I tried so hard to make him see sense, but Cecil refused to listen to my good advice. In the end, I had to be very fierce with him for his own good. I arranged for extra tuition and every evening I inspected his exercise books to make sure he was concentrating on his studies.
He did study hard, a pious boy, but still, when I went into his room, I found small drawings scattered all over his youthful chamber. It was difficult for me to hide my anger. After everything I had told him he was still painting like a messianic madman. My only son! Here I was making money so that he could have a good life, but all he wanted to do was paint like an absent-minded simpleton. He told me that he wanted to share his feelings with the world because they are so strong. I tried to control myself but he was so obstinate. I called Cecil into our living room and said,
“I have noticed you are still painting, even after I forbade you to!
Cecil just looked at the ground in silence.
“Cecil, I am talking to you.”
I could feel my anger rising.
“Why are you disobeying your father?” I asked angrily.
“Dad, you say we should follow our talents. Painting is my talent.” Cecil answered.
“Talent? You think painting is talent? You should follow a talent that will bring you a good life. You are not going to have a good life through painting. I have already told you. You should become a lawyer.”
“I don’t want to be a lawyer.” Cecil replies.
“Listen to me, Cecil. You know nothing about life. Without a good education and a good career these days, you are nothing, do you hear me?” I shouted at him. Cecil said nothing again. In the end I was so angry that I unbuckled my leather belt and started whipping him, yelling,
“Today I will teach you a lesson you will never forget. Obey your father, respect your father and follow you father’s advice. Otherwise you are nothing. I will not let my son be a nothing, never, never, never.”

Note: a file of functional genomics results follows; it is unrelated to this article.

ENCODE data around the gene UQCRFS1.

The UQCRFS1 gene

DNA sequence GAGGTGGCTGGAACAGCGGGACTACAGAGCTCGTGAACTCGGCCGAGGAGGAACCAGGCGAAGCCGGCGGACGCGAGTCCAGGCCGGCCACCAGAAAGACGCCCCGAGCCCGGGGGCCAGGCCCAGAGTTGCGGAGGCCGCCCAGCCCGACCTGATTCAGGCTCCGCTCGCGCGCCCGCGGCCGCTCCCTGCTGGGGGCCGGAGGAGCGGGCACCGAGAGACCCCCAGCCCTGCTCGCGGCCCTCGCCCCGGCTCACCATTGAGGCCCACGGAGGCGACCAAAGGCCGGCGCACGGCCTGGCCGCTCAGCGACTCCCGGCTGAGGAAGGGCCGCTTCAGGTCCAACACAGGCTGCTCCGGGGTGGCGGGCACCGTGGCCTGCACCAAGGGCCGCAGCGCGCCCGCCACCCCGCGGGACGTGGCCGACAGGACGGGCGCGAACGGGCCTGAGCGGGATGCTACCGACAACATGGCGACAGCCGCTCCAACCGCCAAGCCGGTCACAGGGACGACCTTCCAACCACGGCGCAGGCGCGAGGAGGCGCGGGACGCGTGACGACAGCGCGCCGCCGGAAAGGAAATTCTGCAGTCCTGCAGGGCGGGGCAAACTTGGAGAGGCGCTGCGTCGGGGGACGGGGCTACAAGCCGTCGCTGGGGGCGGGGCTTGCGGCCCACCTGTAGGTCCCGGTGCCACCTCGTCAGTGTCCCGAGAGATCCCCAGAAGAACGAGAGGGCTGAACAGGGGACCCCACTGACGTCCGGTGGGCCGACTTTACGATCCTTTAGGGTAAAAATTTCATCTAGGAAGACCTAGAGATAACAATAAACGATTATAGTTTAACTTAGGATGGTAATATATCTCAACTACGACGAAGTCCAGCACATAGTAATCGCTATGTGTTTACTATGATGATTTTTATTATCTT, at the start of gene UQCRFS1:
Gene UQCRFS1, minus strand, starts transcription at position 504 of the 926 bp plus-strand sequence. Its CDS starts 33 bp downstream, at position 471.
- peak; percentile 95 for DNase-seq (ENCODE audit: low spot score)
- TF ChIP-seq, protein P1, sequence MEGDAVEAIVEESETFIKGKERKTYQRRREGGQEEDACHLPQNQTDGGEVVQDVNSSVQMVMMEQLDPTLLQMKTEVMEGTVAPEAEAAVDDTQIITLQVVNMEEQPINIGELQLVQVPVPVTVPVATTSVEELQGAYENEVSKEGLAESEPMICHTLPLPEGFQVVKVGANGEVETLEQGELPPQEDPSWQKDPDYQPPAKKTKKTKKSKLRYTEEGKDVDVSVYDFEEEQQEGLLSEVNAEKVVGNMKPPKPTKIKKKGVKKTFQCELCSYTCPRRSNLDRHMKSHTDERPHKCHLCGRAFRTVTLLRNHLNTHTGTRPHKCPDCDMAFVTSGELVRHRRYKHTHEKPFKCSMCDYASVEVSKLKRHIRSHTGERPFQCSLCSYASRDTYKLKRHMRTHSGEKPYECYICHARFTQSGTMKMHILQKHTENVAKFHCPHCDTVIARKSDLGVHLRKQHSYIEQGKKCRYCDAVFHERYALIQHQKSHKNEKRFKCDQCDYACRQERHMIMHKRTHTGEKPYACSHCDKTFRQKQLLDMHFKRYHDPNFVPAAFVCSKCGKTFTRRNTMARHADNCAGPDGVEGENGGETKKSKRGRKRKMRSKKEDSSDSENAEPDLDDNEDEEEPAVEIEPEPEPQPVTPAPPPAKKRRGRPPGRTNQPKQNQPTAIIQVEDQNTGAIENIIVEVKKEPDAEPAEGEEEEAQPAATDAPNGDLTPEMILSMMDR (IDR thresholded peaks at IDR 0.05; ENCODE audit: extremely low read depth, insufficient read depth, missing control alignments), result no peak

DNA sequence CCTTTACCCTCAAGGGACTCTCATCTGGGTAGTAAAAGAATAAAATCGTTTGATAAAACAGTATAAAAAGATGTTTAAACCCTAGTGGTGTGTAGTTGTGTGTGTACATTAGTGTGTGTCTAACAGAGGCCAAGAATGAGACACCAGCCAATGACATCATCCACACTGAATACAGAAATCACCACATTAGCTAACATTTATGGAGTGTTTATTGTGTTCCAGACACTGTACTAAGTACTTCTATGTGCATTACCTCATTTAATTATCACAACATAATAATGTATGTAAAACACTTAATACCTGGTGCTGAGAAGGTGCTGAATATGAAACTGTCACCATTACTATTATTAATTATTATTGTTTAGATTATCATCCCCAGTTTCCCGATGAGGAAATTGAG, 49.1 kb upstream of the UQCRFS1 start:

Cecil just stood there and said nothing. He just flinched every time I hit him but he did not cry out at all. I felt my blood beginning to circulate faster; I started trembling with incorrigible anger, and begun whipping my recalcitrant son harder and harder until Cecil’s mother came out of somewhere and started screaming,
“Help, everyone help, he is killing my son.”
She grabbed my arm and tried to stop me, screaming at the top of her voice. I stopped. Cecil still said nothing. I recovered my breath and waved the belt buckle in his face,
“Now let that be a lesson to you,” I said, trembling and breathing hard. “If I see you painting one more picture that will be the end between you and me.” Cecil walked out.
My heart was pounding in my chest as if it feared that my soul wanted to carve its way out and run off out the front door. I looked at my wife, and she looked back at me as if she did not recognize me. We looked at each other in the half-light of the setting sun, searching for words that did not exist. For the first time, I realized that I was growing old.
After that particular encounter with Cecil, I never really saw my baby boy painting again. In fact, I hardly saw Cecil at all. Oh yes, he greeted me in the morning with the customary ‘Morning Pa’ but that was all. Whenever I came home in the evenings, Cecil was never to be seen. If I asked his mother, she replied, “He is doing his homework.”
“He is doing his homework.”
And if I tried to insist that he come out of his room, she still repeated, “He is doing his homework. Isn’t that what you wanted?”